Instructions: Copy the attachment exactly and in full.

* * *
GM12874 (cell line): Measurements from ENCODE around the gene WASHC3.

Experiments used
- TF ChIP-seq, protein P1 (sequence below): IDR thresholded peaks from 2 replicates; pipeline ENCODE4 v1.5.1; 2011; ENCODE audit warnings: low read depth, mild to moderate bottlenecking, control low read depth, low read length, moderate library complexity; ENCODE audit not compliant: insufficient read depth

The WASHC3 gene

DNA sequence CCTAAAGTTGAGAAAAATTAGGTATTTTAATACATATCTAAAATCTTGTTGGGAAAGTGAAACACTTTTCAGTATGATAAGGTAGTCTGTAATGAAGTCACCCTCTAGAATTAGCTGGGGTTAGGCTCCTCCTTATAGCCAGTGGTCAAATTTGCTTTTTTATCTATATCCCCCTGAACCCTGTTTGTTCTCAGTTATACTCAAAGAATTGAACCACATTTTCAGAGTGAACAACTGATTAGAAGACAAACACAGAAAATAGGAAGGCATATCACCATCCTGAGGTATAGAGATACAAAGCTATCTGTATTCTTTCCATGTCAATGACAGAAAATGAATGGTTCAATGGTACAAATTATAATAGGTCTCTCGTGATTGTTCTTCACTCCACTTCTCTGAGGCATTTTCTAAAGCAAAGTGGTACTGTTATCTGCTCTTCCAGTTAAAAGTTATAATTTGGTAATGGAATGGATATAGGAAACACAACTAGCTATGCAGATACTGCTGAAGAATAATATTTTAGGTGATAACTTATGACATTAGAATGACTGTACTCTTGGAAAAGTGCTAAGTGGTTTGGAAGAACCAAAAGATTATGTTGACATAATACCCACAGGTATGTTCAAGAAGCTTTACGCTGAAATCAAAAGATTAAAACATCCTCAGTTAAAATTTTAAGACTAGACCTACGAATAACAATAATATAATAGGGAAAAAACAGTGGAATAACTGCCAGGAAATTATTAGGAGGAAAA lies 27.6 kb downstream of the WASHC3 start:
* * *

GM12874 (cell line): Measurements from ENCODE around the gene WASHC3.

Experiments used
- TF ChIP-seq, protein P1 (sequence below): IDR thresholded peaks from 2 replicates; pipeline ENCODE4 v1.5.1; 2011; ENCODE audit warnings: low read depth, mild to moderate bottlenecking, control low read depth, low read length, moderate library complexity; ENCODE audit not compliant: insufficient read depth

The WASHC3 gene

DNA sequence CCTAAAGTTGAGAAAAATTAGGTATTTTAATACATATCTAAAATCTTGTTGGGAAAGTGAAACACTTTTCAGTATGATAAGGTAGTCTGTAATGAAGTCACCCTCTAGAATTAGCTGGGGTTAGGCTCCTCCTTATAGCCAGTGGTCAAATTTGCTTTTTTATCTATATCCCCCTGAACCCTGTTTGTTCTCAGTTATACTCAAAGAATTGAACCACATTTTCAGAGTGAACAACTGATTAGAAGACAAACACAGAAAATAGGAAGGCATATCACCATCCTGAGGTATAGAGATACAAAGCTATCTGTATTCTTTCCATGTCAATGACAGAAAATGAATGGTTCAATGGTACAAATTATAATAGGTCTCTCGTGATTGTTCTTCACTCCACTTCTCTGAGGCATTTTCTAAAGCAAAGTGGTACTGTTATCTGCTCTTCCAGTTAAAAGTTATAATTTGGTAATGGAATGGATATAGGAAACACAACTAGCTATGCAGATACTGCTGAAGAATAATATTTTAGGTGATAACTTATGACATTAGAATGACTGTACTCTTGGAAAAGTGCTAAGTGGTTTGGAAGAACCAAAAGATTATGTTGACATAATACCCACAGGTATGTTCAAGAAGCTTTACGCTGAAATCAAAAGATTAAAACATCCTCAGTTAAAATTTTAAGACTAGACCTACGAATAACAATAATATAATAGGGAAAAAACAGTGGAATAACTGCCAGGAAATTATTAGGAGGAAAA lies 27.6 kb downstream of the WASHC3 start: